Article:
This post is excerpted from Mind Whispering: A New Map to Freedom from Self-Defeating Emotional Habits and followed by an exclusive blog post from the author below.
The Mind's Overseer
In a huge sound stage the famed composer and conductor John Williams was leading the London Symphony Orchestra in a rehearsal of a movie soundtrack he had written. Sitting in the audience watching these world-class musicians play their part, each with utter precision, attentiveness and confidence, I was fascinated by how each contributed their portion of the whole piece right on cue.
It was fascinating, too, to see how the conductor coordinated each section of musicians: strings, percussion, horns -- spotlighting this soloist, then calling on a group of instruments, then gathering the whole orchestra -- like a dancer with 96 partners. Somehow he seemed both invisible yet majestic, knowing when to be still and when to guide, in a graceful flow. He'd lower his hand to reduce the volume, raise his arms to build the sound into a crescendo.
As I watched the conductor listen, attune, execute, it struck me that his performance illuminated a powerful truth: We all have our own inner conductor which plays a parallel role as the mind's overseer, orchestrating the multifarious voices in our heads.
The area that houses the brain's conductor lies just behind the forehead in the prefrontal zone of the neocortex (the thin sheaf of layers covering the top of the brain). The prefrontal cortex has more connections to other parts of the brain than does most any other neural zone, giving it a unique aerial overview -- like John Williams up on his podium. This wiring lets the prefrontal cortex act as the brain's chief executive or manager, something like the conductor of the thousands of instruments in the brain's orchestra.
Fittingly the jobs done here are called "executive function;" the prefrontal area leads the rest of the brain, operating as the mind's manager. Our mind's overseer listens, attunes, knows what is needed, and guides us to act accordingly. It is the driver of wise choice.
The key steps in mind whispering roll together all these executive functions. Mind whispering integrates mindfulness with habit change, which adds the strength of awareness to the mechanics of shifting our modes of being for the better.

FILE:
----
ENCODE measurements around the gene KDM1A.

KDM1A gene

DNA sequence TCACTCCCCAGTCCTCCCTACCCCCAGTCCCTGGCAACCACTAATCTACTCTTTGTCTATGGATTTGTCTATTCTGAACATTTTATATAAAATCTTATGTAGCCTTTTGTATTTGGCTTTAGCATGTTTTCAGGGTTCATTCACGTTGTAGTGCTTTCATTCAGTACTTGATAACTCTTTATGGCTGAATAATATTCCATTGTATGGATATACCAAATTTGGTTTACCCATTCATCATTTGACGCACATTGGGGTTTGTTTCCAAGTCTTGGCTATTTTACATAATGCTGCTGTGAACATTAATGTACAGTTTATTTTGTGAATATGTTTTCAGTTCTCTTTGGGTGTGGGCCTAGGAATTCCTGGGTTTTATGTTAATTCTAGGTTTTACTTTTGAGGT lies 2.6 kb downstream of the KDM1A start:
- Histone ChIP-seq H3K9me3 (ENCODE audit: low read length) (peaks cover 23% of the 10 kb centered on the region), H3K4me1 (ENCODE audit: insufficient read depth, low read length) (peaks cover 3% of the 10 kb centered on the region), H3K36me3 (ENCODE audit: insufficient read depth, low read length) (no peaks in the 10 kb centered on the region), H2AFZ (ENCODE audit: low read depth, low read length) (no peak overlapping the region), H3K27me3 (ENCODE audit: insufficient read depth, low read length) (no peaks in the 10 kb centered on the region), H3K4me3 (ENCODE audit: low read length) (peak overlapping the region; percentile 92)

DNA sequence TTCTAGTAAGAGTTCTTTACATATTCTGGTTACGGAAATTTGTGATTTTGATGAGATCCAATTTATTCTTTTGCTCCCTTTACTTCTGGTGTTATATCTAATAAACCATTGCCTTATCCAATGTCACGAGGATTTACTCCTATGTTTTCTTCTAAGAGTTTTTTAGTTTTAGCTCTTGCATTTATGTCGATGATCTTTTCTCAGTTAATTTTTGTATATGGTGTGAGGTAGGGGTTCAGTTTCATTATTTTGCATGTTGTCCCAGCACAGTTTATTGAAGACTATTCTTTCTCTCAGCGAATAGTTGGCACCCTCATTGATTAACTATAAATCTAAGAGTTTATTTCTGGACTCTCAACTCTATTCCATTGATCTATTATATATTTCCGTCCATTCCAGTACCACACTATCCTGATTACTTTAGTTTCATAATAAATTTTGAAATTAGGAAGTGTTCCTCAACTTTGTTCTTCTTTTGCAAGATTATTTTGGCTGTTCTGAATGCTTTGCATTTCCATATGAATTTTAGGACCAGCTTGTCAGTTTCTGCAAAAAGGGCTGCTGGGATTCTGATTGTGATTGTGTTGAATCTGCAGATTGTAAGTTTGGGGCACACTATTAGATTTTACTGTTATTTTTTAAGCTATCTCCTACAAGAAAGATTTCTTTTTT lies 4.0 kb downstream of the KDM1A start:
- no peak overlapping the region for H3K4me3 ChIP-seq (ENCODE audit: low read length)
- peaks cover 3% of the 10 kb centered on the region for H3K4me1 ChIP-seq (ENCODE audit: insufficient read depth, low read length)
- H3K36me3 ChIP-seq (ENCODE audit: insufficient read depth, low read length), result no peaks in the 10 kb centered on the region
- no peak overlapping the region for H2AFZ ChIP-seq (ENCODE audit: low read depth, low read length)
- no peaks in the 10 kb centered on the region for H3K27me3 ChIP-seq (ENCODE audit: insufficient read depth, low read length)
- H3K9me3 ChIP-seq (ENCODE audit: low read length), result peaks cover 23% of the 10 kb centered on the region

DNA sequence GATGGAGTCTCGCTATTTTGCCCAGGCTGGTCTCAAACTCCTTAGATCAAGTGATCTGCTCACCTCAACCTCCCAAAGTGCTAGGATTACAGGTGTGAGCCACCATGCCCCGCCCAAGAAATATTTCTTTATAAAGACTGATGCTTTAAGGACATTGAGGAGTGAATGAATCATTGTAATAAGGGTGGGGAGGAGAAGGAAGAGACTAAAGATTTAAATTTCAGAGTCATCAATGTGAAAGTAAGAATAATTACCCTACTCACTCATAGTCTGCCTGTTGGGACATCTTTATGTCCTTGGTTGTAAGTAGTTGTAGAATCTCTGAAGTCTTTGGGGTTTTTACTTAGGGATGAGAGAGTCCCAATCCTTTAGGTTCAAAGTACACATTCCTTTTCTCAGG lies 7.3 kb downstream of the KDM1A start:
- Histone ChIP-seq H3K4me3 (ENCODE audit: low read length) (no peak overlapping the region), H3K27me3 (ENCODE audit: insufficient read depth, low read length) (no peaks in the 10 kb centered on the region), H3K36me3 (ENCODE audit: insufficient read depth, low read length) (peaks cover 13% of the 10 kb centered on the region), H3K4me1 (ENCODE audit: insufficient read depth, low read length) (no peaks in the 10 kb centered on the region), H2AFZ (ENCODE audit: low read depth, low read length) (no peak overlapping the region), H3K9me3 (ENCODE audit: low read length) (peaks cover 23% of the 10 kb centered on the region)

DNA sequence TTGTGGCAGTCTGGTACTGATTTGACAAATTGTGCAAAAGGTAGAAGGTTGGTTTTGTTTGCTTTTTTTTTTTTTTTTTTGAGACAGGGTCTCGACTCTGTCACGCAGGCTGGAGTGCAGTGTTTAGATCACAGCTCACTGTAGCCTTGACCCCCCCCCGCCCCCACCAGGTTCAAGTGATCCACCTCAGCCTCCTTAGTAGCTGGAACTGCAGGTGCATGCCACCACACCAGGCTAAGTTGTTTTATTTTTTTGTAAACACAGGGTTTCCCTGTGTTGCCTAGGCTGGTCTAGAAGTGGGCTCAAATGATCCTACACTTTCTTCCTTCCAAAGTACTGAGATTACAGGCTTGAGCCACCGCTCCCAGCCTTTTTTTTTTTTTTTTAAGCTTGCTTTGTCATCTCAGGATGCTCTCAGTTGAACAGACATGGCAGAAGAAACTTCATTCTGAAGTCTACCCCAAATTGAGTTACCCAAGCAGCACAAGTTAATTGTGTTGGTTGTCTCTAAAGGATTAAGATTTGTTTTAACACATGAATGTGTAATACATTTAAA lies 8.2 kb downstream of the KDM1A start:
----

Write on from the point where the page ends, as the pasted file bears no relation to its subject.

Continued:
Our habits are automatic routines orchestrated by the basal ganglia, a primitive structure we share even with reptiles. By activating our prefrontal area we dredge up these long-buried habits into the light of attention where we can re-appraise them, understand their deficiencies, determine to change, and put that determination into action.
What may matter most is the prefrontal zone's power to liberate ourselves from the habits of our past and find our way to a better future.
Copyright Tara Bennett-Goleman. Adapted from Mind Whispering: A New Map to Freedom from Self-Defeating Emotional Habits. San Francisco: HarperOne, 2013.
Mindful Habit Change
A while back I had the chance to do a week long meditation retreat at the Forest Refuge in Barre, Massachusetts, where the Buddhist tradition of insight mindfulness is practiced meticulously throughout the day. You have sitting and walking meditation sessions, and then integrate the practice with as many other activities throughout the day as possible.
When people arrive they are randomly assigned what's called a "yogi job" to do during their stay, to keep the place running smoothly. To my dismay, I was given the job of collecting the garbage!
This gave me the opportunity to work with my immediate sense of aversion. Well, I'm really much better at arranging flowers, I thought, as my mind tried to wiggle out of my assigned task.
Then I remembered once when I studied Tea Ceremony at the Japanese Tea school in New York. After years of practice, one day when I arrived for my lesson I was given the job of washing down the tatami mats in the tea room. This is considered an honor for a tea student, and a chance to humble ourselves.